My parents gave me a purple plastic film camera before we left on our trip. I thought it was the most beautiful thing ever and I excitedly snapped away side by side with my dad (who was shooting slide film on his Nikon SLR; these were the days before digital cameras were ubiquitous. Heck, they might’ve been the days before digital cameras altogether). Most of the photos, when I got them back from the Walmart processing lab, were absolutely horrible (to my grown-up eyes, at least) in quality, but I thought they were amazing nonetheless. I proceeded to scrapbook them with great ferver, making bad pictures even more atrocious through awkward crops with the fancy-edged scissor set I was so proud of. Oh well — such is the enthusiasm of youth. The above picture, snapped from the gardens in Rothenburg ob der Tauber, was my best shot. I even entered it in some kind of photo contest — the ones where they send you a letter saying “Congratulations, we’ve consented to publish your photo — now buy the book we’ve put it in.” But the thrill of seeing my photo published was undeniable. Who knows — maybe that’s what set me on my journey as a photographer.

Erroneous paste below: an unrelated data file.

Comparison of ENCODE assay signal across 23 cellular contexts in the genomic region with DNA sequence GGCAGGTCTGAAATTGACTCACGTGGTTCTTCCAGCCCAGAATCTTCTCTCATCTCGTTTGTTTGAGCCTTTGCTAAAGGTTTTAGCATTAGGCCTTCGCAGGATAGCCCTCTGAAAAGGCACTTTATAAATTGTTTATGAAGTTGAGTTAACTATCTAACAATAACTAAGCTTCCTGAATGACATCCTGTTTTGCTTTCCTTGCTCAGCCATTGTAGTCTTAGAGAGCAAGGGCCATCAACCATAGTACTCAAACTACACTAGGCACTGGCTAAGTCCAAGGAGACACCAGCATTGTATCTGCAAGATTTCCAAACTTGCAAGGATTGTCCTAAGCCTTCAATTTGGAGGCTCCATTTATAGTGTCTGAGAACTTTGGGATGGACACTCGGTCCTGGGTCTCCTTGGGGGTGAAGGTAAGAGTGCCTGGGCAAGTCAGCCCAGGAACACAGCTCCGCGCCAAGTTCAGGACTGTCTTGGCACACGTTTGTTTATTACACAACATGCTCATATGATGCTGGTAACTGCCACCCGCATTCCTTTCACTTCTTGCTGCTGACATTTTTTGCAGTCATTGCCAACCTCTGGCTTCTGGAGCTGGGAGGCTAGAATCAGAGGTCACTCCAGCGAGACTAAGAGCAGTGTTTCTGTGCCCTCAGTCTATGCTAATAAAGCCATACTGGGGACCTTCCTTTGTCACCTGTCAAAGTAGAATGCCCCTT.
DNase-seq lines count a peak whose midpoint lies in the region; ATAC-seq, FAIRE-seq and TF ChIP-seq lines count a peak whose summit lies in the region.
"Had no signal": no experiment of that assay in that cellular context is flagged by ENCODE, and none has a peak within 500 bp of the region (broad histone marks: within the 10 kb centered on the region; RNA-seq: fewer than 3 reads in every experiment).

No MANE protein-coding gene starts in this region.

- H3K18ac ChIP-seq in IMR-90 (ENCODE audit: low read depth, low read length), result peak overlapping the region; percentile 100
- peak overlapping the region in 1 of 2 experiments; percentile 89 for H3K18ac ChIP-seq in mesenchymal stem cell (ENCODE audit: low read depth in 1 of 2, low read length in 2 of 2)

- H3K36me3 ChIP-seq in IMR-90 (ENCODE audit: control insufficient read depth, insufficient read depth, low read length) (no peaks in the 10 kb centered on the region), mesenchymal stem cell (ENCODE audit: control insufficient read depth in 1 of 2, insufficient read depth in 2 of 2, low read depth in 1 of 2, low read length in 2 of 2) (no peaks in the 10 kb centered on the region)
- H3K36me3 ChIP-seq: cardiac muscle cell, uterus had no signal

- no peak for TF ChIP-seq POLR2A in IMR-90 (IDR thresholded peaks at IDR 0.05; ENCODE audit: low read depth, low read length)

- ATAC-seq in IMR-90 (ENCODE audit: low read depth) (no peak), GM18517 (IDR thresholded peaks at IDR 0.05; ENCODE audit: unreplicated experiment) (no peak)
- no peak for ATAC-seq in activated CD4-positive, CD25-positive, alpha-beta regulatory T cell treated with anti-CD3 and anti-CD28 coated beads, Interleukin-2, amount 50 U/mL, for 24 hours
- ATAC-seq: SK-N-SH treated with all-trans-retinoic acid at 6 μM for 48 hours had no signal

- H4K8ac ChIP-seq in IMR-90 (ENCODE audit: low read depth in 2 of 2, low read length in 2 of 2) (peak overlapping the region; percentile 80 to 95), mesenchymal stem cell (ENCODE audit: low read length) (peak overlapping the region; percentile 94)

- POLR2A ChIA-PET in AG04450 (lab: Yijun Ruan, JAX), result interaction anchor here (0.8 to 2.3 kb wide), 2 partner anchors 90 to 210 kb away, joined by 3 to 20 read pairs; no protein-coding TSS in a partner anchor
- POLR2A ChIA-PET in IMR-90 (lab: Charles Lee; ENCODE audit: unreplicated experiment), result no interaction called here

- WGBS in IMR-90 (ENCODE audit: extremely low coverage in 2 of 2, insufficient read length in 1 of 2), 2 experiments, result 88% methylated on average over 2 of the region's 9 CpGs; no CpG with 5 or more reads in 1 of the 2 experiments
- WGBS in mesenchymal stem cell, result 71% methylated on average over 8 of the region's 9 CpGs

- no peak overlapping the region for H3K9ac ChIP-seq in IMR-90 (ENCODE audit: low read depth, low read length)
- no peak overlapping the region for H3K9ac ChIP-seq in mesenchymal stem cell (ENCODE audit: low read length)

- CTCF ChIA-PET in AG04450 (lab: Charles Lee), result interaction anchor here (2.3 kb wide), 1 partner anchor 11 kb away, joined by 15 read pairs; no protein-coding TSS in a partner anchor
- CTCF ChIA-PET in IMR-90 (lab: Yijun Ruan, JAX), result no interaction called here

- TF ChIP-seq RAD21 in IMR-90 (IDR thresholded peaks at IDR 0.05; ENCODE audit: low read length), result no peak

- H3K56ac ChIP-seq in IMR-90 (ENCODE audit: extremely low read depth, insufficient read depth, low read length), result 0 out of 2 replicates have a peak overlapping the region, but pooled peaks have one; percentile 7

It’s trite to call travel a life-changing experience, but in this case it was true. My life has never been the same since those three weeks in a foreign land. Six months after we returned home I found myself longing to go back … and we did, and did, and did, and did.
I learned that just because we do things a certain way in America doesn’t make that way correct, per se. I now prefer sparkling water (with lots of bubbles) to still, don’t drink my beverages iced if I can avoid it, think duvets are amazing and never use a top sheet.
Yet what I learned goes deeper than those things. I learned (though I didn’t realize it at the time) to see the world with different eyes, to be more humble in how I approached things, to consider and respect other people’s points of view regardless of whether I agreed or not. And that is just a very small (though very significant) part of the value of traveling.